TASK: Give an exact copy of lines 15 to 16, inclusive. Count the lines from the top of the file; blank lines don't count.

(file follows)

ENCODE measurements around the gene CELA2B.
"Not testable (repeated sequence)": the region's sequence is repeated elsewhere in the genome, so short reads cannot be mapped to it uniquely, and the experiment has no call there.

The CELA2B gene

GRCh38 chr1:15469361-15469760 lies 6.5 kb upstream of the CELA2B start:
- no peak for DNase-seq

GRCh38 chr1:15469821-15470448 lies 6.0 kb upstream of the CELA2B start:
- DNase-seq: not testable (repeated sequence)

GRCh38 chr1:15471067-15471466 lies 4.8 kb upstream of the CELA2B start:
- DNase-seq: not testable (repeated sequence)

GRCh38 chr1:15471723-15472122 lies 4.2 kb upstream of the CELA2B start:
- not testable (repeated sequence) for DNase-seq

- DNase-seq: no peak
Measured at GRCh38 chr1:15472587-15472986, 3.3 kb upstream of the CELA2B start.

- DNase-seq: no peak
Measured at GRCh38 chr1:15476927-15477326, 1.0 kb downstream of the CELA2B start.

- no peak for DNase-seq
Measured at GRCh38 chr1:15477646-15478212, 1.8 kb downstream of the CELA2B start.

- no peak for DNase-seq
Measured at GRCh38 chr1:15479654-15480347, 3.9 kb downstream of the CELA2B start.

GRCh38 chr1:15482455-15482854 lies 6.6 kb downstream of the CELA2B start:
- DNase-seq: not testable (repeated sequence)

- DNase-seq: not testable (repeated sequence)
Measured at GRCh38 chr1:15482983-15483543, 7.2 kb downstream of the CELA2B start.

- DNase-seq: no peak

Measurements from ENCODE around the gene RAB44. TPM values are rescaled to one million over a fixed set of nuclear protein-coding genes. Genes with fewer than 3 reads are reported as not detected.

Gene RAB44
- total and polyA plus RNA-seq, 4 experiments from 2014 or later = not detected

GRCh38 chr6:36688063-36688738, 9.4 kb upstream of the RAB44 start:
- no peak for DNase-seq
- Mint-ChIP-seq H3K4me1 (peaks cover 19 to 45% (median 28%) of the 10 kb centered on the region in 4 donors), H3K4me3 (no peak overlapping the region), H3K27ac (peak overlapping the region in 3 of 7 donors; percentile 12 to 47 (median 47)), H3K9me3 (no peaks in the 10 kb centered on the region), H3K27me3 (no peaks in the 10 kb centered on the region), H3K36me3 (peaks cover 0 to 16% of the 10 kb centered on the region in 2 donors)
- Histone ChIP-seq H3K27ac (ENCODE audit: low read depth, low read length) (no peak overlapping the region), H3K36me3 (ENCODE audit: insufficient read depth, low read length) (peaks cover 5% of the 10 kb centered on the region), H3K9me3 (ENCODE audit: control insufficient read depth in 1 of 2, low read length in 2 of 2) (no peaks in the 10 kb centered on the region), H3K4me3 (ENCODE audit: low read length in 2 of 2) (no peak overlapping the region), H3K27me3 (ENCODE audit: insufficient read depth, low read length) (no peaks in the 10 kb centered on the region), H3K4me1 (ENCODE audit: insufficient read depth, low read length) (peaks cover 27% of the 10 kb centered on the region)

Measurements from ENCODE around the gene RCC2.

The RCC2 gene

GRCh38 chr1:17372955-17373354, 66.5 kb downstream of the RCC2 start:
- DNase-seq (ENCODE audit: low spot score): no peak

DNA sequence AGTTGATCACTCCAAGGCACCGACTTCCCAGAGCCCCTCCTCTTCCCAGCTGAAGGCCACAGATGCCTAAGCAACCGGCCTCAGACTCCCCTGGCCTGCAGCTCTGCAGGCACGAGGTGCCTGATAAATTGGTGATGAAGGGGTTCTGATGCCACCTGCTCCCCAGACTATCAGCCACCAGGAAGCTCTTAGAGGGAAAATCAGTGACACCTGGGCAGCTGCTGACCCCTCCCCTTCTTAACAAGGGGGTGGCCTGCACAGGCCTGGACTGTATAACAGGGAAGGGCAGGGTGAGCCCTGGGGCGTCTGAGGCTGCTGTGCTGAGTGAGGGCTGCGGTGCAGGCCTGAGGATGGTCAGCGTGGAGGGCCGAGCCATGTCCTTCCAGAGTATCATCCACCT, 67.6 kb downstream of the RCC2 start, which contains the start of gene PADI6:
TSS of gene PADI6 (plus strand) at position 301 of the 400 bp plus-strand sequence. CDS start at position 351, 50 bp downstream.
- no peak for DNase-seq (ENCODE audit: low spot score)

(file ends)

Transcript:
Measured at GRCh38 chr1:15476927-15477326, 1.0 kb downstream of the CELA2B start.

- no peak for DNase-seq